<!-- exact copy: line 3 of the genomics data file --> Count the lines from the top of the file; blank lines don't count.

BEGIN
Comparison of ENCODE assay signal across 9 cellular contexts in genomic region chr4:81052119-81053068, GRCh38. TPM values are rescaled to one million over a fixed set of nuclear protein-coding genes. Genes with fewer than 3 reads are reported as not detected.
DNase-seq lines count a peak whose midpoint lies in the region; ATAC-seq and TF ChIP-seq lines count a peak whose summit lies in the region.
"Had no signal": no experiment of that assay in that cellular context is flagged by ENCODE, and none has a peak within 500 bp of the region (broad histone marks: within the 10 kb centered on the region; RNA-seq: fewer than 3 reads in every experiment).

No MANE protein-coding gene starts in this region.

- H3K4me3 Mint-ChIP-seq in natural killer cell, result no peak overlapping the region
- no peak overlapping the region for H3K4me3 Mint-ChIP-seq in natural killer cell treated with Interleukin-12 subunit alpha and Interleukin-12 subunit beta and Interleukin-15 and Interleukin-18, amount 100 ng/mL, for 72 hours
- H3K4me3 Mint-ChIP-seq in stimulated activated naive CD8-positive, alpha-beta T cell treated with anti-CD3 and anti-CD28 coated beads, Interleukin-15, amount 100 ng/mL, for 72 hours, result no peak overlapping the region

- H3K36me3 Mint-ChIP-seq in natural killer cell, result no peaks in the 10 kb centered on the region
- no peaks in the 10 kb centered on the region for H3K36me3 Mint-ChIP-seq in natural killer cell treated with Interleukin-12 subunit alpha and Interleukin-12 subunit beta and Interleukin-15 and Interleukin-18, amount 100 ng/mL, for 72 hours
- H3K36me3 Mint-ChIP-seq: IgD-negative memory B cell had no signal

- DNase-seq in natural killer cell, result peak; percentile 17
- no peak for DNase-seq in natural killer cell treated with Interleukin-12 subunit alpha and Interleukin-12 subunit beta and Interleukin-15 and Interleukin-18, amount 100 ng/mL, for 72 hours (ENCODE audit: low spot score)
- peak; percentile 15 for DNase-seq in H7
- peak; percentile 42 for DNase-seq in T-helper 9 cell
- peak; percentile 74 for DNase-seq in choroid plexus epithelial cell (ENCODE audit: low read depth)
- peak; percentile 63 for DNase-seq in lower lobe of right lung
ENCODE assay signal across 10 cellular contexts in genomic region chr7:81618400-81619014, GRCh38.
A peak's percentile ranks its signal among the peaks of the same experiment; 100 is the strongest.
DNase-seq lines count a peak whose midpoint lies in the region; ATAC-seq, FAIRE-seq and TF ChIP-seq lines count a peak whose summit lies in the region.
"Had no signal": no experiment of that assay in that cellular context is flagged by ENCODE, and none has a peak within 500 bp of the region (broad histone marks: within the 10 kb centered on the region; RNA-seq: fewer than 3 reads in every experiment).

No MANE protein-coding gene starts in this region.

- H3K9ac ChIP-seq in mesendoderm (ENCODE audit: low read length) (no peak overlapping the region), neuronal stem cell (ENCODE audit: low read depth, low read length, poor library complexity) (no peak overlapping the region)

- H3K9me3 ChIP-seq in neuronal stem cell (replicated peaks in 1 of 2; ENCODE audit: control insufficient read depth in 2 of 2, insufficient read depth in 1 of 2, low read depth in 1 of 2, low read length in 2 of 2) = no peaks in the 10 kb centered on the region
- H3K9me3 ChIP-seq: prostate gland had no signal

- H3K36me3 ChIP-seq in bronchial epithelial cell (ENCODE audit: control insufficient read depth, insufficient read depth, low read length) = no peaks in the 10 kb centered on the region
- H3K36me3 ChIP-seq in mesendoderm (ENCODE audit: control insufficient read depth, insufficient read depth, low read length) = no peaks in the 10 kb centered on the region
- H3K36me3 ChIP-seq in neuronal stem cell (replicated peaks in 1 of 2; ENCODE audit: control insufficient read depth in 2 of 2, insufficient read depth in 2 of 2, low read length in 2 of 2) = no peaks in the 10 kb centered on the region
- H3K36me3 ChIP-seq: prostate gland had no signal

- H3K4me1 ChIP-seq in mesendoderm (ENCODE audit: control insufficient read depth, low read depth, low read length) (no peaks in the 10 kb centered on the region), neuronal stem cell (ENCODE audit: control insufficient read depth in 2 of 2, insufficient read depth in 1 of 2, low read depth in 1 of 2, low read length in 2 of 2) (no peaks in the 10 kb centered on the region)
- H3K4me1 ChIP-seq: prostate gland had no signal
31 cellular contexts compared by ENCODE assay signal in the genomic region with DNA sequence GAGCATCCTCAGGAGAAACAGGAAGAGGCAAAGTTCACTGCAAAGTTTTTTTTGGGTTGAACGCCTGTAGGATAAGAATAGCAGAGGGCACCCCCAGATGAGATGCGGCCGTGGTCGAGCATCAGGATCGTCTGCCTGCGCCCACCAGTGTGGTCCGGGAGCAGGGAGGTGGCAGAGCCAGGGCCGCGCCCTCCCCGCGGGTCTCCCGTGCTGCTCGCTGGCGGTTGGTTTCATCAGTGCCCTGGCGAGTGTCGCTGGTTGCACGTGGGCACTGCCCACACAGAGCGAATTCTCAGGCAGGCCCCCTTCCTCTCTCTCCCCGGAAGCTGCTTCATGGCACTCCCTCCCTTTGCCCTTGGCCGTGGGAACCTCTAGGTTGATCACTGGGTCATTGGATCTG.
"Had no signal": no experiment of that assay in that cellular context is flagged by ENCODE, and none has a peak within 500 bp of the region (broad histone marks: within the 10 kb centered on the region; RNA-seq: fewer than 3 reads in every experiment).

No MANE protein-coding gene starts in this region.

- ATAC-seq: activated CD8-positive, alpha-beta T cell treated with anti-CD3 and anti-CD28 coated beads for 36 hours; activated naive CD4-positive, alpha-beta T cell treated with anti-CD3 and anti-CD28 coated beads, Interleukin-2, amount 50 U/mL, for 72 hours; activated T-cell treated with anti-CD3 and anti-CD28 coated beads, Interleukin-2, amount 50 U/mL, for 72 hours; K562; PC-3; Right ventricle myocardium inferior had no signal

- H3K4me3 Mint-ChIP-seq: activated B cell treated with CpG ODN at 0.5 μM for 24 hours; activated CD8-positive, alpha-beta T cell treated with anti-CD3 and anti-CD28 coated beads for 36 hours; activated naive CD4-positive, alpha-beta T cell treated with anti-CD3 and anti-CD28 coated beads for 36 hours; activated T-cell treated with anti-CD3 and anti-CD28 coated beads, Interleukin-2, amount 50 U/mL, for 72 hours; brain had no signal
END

"Had no signal": no experiment of that assay in that cellular context is flagged by ENCODE, and none has a peak within 500 bp of the region (broad histone marks: within the 10 kb centered on the region; RNA-seq: fewer than 3 reads in every experiment).